forced to preserve the graph structure. Projection in Euclid distance
is obtained by dualizing the initial task and using LBFGS-B. For
other divergences (KL, piecewise KL, and reversed KL divergences are
implemented), projected gradient algorithm is used. In reversed KL
divergence, Gibbs sampling (but on a fast mixing model) must be done
to compute the projection.

Extensive experiments on small random models are presented compare the
approximated marginals with the true marginals. The methods tested are
the proposed one (with all the above divergences) and loopy BP, TRW,
MF and Gibbs sampling on the original model. Not only accuracy but also
runtime-vs-accuracy evaluation is done. The experiments show that the
proposed methods consistently outperform TRW, MF and LBP in accuracy,
and for reasonable range of runtimes also Gibbs sampling on the
original model. Of the proposed methods, the one with reversed KL
divergence performs consistently best.


The projected gradient algorithm from section 5.1 n fact has two
nested loops, the inner loop being LBFGS-B. Pls give details on when
the inner iterations are stopped.

It is not clear what the horizontal axis in the plots in Figure 2 (and
the supplement) means. It is titled "number of samples" but sampling
is used only for reversed KL divergence. I believe the horizontal
axis should be runtime of the algorithm. Similarly, why not to report
also runtime of LBP, TRW and MF. This would ensure fair
accuracy-runtime comparison of all tested algorithms. Please, clarify
this issue - without that it is hard to interpret the experiments. Give absolute running time in seconds.

Please consider experimental comparison with larger models. An interesting option is to use models from the paper

[Boris Flach: A class of random fields on complete graphs with tractable partition function,
to appear in TPAMI, available online]

which allow polynomial inference.

222: replace "onto the tree" with "onto graph T"

226: Shouldn't we ssy "subgradient" rather than "derivative"?
Q2: Please summarize your review in 1-2 sentences
Interesting paper, convincing empirical results. Practical utility can be limited though due to high runtime (this needs clarification in rebuttal).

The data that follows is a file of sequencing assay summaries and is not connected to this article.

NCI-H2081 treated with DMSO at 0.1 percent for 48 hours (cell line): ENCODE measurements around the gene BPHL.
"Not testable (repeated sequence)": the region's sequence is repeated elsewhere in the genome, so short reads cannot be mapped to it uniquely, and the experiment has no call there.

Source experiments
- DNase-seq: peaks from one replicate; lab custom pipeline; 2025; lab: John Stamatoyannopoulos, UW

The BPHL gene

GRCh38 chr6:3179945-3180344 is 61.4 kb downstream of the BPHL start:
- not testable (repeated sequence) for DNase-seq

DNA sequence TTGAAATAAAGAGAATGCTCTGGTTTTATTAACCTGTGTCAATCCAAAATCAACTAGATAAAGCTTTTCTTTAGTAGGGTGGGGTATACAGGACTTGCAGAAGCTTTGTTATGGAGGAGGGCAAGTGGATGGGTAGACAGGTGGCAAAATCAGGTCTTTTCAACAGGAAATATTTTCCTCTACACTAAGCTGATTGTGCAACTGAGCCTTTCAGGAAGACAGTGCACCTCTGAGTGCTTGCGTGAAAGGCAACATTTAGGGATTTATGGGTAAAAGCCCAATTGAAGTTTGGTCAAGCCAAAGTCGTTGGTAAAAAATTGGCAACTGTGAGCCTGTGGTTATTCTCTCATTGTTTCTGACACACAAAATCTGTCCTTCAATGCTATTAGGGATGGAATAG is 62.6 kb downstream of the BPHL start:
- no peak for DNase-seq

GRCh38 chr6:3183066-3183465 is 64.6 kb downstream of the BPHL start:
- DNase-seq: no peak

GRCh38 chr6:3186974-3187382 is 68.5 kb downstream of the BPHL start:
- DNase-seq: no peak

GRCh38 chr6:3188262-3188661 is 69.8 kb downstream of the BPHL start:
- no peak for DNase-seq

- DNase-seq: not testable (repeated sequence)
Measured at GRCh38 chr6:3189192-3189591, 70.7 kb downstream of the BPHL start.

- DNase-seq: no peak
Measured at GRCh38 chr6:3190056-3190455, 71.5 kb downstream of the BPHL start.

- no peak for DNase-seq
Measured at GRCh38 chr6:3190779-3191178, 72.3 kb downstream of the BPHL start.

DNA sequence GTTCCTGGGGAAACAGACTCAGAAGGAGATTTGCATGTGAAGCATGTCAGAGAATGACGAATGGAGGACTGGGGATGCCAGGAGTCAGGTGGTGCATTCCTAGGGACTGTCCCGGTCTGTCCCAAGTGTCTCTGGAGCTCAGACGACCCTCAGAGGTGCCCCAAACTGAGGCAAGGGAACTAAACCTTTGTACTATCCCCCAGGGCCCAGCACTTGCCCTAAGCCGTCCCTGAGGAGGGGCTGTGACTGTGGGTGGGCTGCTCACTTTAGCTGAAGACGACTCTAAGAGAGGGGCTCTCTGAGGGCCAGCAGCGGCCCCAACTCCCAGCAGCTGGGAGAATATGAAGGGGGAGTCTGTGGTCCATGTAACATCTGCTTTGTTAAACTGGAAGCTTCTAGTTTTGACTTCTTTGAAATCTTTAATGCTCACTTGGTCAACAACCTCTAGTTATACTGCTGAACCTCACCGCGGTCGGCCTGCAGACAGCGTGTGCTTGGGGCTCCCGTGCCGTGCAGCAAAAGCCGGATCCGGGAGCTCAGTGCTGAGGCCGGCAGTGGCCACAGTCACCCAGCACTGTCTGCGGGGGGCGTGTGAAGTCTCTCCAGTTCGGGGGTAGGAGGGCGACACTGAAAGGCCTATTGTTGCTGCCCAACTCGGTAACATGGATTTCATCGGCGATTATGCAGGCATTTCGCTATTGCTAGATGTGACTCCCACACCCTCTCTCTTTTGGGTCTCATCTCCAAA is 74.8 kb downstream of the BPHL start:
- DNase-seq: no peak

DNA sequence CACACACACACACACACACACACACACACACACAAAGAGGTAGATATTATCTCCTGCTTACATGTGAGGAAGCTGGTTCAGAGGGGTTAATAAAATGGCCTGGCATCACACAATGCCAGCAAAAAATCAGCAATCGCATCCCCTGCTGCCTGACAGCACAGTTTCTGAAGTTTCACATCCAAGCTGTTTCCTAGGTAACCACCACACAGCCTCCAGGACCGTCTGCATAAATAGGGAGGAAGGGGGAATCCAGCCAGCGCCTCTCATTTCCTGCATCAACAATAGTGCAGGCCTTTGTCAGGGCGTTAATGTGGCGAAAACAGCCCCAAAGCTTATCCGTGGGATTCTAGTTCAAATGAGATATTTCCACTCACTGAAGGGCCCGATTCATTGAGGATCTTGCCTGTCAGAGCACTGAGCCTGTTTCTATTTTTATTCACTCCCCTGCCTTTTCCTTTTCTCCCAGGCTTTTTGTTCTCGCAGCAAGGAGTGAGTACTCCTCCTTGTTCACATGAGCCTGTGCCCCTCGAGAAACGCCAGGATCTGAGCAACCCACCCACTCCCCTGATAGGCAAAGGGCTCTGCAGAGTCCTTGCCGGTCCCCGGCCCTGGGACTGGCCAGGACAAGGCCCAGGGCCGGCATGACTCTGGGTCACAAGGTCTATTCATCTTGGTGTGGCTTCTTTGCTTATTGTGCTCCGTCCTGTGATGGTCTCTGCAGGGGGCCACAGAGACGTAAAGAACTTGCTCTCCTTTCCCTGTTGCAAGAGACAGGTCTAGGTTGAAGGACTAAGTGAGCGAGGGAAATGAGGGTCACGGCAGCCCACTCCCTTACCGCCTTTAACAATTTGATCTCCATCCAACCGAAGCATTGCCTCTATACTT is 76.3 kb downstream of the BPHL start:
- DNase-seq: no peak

Author Feedback

Q1:Author rebuttal: Please respond to any concerns raised in the reviews. There are no constraints on how you want to argue your case, except for the fact that your text should be limited to a maximum of 6000 characters. Note however that reviewers and area chairs are very busy and may not read long vague rebuttals. It is in your own interest to be concise and to the point.
Thanks to all the reviewers for helpful comments. We have a couple of minor comments for each reviewer, and a longer discussion of the efficiency of projection, which all reviewers asked about.)

(Minor Comments)


The z_ij*d_ij=0 constraints are to ensure that the new parameterization is not over a *larger* space.  Without these constraints, projection of a parameters on a graph would yield a densely connected graph.

Convergence is guaranteed, in a certain sense (see reference 3 on ergodic mirror descent).  However, as with mean-field, a non-convex objective is being fit, meaning local minima are possible.

Lifted Gibbs Sampling doesn't seem applicable here since we aren't in a Makov Logic Network setting, but one could certainly apply Blocked Gibbs sampling. As we note in the paper, the mixing time bound used here is sufficient to guarantee fast mixing for block Gibbs. (Though it could be loose.) We agree that extension of the mixing-time bounds and projections to these more complex samplers is important, but also quite challenging.


We have done some experiments comparing to large (e.g. 40x40) zero-field planar Ising models, which has results similar to those shown. (Although one must measure pairwise marginal accuracy, since true univariate marginals are always exactly uniform.) Thank you for the reference on regular fully-connected graphs. Along with attractive zero-field planar Ising models, this provides a very interesting class of large-scale models with tractable exact marginals.